Putin Called Obama to Discuss Syria, Ukraine and Karabakh

Obama Putin
U.S. President Barack Obama, Russian President Vladimir Putin, Russian Foreign Minister Sergei Lavrov and U.S. Secretary of State John Kerry attend a meeting on the sidelines of the U.N. General Assembly, New York, September 28. Mikhail Klimentyev/RIA Novosti/Kremlin/Reuters

Russian President Vladimir Putin phoned U.S. counterpart Barack Obama to discuss Syria, Ukraine and the conflict between Armenia and Azerbaijan.

The readouts from Wednesday's conversation published by the White House and Kremlin had some notable differences, with each leader stressing their side on each issue.

According to the Kremlin's statement, during their discussion on Syria, Putin called on Obama to find a way to separate militant groups from the moderate Syrian opposition in order to continue peace talks. Meanwhile, according to the White House, Obama stressed to Putin "the failure of the Syrian regime" to comply with the ceasefire and urged Russia to pressure its ally towards compliance.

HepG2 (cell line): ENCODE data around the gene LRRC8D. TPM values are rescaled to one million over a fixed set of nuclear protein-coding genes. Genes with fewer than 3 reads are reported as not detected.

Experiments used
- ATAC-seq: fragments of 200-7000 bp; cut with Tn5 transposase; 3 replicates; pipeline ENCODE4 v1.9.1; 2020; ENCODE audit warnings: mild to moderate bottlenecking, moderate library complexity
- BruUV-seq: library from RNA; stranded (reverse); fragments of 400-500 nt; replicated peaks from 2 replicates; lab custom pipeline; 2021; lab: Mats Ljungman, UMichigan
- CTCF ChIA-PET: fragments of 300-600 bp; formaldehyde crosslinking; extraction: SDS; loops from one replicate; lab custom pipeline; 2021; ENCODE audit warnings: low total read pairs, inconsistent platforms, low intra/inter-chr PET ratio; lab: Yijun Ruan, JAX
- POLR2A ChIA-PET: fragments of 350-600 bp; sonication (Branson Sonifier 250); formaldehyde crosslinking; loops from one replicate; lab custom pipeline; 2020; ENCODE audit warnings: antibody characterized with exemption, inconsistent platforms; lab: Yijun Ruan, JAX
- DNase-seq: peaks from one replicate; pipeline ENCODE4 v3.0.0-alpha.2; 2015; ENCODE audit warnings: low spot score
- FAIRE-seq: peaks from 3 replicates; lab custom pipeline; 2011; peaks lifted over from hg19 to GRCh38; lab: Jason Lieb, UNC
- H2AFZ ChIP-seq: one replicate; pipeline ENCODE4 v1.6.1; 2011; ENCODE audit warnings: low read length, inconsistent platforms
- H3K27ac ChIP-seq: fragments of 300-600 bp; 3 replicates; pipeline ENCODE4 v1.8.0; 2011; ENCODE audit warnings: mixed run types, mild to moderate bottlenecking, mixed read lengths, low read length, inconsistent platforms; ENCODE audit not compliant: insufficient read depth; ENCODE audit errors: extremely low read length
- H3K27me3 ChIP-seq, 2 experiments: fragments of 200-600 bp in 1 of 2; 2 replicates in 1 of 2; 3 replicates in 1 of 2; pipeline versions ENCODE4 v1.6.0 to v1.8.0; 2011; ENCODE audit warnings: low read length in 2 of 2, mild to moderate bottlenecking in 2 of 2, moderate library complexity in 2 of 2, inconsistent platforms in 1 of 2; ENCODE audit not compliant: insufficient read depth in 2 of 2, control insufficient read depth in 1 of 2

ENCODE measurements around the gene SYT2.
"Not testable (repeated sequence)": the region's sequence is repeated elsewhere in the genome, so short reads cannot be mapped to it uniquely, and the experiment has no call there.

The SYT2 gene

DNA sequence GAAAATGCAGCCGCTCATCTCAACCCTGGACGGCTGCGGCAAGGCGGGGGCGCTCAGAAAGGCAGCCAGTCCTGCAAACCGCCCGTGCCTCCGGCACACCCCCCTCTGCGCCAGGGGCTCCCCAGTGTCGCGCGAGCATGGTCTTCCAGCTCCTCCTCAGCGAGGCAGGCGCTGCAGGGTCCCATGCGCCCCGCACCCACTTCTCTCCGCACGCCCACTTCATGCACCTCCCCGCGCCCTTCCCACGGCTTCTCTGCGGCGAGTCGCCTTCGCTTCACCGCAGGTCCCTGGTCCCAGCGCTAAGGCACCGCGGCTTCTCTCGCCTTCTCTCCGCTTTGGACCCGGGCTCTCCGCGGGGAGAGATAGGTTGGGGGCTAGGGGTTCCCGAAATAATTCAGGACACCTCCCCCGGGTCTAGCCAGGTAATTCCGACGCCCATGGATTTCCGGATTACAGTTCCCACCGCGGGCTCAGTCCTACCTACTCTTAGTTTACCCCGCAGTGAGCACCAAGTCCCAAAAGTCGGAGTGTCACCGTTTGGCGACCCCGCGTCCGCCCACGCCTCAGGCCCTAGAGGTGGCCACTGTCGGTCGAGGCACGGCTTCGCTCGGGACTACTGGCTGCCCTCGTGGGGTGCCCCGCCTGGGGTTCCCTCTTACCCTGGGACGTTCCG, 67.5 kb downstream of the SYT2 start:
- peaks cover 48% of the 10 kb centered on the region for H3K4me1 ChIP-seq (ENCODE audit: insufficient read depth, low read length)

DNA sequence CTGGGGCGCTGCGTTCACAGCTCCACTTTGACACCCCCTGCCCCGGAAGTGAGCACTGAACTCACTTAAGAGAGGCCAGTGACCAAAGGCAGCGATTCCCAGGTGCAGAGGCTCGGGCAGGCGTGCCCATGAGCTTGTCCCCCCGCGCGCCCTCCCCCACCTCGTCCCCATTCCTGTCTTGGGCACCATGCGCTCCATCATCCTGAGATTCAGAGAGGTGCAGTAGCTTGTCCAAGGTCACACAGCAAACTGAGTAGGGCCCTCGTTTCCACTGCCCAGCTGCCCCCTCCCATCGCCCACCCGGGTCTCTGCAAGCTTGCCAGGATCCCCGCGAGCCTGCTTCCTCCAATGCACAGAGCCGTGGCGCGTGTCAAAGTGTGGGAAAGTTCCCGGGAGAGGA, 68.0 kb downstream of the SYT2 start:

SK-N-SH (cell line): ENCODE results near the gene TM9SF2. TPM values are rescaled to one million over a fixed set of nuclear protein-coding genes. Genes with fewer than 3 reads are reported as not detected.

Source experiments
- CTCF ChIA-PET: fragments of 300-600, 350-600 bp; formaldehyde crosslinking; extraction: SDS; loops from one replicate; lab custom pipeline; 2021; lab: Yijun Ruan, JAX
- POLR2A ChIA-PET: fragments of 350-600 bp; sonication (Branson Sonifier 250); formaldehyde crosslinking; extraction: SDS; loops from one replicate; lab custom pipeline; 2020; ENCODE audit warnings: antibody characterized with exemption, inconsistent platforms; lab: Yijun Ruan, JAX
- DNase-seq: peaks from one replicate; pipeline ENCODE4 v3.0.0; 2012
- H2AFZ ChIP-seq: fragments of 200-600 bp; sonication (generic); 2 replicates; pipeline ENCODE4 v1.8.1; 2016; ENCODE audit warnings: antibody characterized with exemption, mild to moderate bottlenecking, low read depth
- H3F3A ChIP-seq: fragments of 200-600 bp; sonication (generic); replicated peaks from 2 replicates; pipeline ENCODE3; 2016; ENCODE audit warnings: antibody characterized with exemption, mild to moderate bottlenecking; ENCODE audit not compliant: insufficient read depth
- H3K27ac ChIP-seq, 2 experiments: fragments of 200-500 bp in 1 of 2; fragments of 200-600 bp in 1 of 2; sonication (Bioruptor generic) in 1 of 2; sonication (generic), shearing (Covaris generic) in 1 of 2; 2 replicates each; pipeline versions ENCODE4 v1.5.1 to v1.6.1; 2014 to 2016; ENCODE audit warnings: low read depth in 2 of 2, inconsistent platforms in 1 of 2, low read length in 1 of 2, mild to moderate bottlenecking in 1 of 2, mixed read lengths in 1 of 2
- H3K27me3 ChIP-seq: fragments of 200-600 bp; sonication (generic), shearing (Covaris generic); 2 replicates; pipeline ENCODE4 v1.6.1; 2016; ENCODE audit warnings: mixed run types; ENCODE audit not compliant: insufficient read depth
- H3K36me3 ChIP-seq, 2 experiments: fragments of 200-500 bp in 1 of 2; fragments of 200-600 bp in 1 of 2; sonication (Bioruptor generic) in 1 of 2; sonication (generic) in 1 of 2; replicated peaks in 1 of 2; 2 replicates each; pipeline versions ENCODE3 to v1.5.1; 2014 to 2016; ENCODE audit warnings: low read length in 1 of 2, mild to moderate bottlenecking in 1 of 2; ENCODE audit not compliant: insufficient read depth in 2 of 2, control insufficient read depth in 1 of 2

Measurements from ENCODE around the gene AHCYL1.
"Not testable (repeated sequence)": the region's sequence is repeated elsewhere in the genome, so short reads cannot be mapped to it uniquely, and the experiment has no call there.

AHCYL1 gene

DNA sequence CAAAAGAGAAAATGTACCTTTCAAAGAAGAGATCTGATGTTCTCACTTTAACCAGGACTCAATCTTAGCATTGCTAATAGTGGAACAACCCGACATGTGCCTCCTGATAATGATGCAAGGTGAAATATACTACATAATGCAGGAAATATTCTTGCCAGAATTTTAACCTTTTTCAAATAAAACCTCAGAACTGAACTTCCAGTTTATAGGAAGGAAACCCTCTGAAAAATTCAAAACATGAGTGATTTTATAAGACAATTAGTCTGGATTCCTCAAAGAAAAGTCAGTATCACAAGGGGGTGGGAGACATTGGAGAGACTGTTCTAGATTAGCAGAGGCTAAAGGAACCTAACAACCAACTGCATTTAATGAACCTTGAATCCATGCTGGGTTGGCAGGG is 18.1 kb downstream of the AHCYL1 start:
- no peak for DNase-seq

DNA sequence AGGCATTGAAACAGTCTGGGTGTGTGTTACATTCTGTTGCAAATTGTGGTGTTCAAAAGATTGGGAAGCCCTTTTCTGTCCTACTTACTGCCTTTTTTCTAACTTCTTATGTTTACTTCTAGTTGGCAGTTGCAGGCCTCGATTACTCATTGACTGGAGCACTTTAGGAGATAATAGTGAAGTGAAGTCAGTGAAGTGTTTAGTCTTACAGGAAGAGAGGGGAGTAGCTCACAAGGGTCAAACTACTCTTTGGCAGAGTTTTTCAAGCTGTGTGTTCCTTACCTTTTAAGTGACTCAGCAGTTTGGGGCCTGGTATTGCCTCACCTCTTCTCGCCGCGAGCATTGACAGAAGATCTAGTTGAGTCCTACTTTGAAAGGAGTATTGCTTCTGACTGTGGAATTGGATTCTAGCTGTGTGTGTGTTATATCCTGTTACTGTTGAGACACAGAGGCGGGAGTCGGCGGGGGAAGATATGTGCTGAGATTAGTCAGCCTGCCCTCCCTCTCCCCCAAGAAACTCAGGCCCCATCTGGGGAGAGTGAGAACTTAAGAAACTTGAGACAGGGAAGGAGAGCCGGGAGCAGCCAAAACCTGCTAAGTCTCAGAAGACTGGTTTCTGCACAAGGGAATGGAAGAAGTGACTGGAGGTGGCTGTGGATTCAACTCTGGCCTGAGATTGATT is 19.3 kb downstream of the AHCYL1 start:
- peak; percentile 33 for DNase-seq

The Kremlin also said that Obama "gave high praise to Russia's efforts" in regulating the conflict between Azerbaijan and Armenian-backed forces in Nagorno Karabakh. The White House makes no mention of this, but instead affirms Obama's willingness to maintain U.S. efforts in peace initiatives in the region.

The two leaders also appeared to be talking past each other when it came to Ukraine, with Putin insisting the U.S. see the importance of including the Russian-backed separatist groups in dialogue.

Ukraine considers Russia to be behind the separatists so it has repeatedly called for Russian officials to represent the separatist forces in peace talks, while Russia denies this and argues that the dispute is domestic. For that reason Obama asked Putin to ensure the uptick in violence in eastern Ukraine is reversed and Russia implement the ceasefire agreed by all sides last year.